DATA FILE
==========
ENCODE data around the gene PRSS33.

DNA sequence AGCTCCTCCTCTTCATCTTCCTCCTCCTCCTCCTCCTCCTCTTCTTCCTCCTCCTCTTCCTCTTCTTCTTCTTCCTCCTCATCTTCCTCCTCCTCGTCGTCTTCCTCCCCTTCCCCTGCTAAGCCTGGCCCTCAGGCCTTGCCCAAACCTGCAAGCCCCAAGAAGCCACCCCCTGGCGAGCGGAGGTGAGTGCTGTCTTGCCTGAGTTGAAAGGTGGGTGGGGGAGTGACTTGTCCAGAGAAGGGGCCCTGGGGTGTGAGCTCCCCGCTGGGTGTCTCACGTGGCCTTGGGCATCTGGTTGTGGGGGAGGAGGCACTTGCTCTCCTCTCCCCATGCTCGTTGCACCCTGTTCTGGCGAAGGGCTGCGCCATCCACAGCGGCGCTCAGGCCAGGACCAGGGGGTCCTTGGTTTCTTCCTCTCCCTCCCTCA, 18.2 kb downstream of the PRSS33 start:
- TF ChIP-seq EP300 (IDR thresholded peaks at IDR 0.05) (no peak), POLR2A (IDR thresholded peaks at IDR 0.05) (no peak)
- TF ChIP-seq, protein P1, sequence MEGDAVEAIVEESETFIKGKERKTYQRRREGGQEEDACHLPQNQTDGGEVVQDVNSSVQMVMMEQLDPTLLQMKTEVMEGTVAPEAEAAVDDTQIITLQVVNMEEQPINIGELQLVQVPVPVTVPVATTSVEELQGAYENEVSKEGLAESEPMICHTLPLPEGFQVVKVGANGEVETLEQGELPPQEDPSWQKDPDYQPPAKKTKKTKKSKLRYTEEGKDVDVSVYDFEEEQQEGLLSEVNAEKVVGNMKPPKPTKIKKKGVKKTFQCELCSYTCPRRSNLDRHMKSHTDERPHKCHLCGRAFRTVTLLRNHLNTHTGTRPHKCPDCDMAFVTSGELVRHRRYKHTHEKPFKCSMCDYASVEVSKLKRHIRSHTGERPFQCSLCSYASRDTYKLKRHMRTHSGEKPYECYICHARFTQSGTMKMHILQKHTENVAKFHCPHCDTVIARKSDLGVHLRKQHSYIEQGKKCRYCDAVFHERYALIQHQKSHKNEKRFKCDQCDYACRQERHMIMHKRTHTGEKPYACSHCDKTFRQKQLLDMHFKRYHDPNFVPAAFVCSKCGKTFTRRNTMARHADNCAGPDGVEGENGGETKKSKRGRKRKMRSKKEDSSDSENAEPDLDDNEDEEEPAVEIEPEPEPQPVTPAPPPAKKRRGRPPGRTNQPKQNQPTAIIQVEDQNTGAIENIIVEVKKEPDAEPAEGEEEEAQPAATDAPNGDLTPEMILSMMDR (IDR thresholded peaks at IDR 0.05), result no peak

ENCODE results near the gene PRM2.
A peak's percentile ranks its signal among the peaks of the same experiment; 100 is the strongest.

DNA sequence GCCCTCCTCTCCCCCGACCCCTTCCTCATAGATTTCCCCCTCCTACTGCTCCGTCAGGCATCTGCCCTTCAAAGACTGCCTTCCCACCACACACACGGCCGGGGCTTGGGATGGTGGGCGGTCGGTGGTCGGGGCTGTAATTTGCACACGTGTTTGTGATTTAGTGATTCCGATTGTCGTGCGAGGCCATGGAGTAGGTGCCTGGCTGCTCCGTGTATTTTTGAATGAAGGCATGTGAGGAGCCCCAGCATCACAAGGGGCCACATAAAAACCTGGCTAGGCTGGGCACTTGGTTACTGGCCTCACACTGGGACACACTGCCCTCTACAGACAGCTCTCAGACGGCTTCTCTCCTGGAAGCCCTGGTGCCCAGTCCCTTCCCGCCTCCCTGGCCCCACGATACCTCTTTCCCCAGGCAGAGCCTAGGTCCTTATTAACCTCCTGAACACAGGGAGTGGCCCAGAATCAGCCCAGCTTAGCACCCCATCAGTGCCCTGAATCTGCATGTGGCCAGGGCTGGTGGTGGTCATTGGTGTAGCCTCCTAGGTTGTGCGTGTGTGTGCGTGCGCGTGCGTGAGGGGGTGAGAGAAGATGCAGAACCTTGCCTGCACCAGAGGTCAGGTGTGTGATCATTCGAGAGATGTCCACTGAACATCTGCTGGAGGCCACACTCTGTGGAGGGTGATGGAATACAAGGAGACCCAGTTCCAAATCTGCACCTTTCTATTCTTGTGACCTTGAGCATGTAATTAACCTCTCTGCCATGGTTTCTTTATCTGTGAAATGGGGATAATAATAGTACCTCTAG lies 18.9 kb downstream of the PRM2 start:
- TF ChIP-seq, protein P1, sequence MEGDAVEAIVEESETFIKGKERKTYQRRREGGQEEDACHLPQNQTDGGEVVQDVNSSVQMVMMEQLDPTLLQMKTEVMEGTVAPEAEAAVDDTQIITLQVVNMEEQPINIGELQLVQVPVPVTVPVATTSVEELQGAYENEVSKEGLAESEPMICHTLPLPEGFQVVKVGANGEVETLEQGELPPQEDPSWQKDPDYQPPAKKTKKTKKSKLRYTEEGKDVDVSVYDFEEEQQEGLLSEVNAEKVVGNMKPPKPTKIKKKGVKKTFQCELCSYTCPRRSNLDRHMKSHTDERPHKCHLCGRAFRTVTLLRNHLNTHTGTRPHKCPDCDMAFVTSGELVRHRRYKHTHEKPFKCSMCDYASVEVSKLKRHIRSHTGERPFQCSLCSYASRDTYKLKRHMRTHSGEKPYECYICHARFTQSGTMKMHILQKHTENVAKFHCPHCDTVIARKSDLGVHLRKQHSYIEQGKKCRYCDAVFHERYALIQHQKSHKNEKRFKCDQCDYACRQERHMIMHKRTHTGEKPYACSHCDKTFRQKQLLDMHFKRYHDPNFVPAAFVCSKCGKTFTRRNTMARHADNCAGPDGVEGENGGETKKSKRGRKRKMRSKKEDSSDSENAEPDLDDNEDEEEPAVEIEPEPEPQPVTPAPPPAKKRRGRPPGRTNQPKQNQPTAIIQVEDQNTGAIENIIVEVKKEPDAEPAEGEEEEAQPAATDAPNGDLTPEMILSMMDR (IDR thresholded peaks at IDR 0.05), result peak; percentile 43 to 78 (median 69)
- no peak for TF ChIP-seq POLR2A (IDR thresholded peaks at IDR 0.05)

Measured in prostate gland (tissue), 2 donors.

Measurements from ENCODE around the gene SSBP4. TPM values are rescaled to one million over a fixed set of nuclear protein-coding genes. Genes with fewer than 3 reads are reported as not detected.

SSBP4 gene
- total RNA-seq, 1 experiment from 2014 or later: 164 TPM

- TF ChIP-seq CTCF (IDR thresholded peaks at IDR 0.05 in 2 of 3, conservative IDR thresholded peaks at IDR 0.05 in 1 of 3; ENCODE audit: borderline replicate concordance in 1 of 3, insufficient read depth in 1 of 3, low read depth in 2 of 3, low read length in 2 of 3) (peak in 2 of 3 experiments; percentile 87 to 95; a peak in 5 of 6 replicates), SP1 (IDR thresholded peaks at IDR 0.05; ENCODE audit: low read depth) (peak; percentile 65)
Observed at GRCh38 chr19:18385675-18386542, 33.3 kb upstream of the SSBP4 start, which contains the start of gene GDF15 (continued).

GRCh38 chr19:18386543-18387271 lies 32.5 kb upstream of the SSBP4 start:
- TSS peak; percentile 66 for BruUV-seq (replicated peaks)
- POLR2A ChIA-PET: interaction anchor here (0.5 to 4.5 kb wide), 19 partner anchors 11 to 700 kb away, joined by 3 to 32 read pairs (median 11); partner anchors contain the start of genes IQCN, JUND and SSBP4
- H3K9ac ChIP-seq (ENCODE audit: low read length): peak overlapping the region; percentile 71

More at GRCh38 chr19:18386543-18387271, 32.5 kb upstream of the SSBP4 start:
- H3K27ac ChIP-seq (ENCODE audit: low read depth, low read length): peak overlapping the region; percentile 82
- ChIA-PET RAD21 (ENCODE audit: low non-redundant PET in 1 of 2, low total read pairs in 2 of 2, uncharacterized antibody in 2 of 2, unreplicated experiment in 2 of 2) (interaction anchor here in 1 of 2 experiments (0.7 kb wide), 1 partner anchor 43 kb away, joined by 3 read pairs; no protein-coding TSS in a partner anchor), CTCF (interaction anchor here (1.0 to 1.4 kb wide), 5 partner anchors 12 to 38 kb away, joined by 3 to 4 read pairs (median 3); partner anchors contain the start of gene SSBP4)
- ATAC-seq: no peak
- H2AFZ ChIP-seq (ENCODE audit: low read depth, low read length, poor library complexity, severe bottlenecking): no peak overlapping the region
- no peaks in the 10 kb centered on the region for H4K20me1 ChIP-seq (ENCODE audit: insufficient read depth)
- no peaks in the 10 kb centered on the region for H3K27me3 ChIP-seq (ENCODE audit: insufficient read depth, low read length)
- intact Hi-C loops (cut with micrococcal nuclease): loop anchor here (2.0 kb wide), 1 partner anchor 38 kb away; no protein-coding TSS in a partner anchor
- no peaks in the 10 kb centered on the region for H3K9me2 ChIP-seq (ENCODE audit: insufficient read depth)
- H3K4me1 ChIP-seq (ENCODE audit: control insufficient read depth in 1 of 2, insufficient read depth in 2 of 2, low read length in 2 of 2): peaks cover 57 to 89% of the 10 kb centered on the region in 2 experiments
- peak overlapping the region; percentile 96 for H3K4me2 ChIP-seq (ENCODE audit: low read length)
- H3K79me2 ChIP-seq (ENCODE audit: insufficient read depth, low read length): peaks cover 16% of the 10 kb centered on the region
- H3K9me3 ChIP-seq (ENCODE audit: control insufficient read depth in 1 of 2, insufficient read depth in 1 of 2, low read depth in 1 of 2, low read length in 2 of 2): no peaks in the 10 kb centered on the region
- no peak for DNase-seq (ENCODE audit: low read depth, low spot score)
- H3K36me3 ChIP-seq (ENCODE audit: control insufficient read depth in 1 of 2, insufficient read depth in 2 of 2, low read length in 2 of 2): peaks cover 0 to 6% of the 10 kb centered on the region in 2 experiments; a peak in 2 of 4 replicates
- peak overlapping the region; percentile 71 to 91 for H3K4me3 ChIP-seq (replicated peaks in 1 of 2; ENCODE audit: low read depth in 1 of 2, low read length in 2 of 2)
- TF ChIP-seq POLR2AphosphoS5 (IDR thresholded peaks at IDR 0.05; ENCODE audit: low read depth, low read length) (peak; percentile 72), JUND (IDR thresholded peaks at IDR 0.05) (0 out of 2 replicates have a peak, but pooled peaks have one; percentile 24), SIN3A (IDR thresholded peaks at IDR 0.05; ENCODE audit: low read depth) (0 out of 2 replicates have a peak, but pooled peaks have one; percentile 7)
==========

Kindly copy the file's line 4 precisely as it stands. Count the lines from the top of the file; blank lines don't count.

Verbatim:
- TF ChIP-seq, protein P1, sequence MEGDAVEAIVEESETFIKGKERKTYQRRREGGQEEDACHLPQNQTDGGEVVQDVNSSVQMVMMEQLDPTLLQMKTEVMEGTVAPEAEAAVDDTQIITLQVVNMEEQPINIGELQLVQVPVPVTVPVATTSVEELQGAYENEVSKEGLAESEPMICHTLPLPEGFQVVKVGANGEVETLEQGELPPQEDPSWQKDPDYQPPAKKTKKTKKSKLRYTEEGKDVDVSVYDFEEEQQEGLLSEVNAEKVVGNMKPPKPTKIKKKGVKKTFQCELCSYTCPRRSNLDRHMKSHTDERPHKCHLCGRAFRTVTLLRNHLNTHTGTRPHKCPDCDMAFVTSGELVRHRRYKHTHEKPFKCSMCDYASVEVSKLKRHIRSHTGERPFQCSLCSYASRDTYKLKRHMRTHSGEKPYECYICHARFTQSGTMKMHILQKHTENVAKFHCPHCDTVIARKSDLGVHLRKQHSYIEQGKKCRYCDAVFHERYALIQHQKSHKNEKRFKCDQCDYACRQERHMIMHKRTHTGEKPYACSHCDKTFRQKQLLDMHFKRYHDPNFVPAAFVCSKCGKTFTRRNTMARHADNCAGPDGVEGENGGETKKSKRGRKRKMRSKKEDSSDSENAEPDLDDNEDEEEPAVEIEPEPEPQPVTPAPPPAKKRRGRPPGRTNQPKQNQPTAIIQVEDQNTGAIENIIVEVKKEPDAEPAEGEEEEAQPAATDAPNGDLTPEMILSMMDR (IDR thresholded peaks at IDR 0.05), result no peak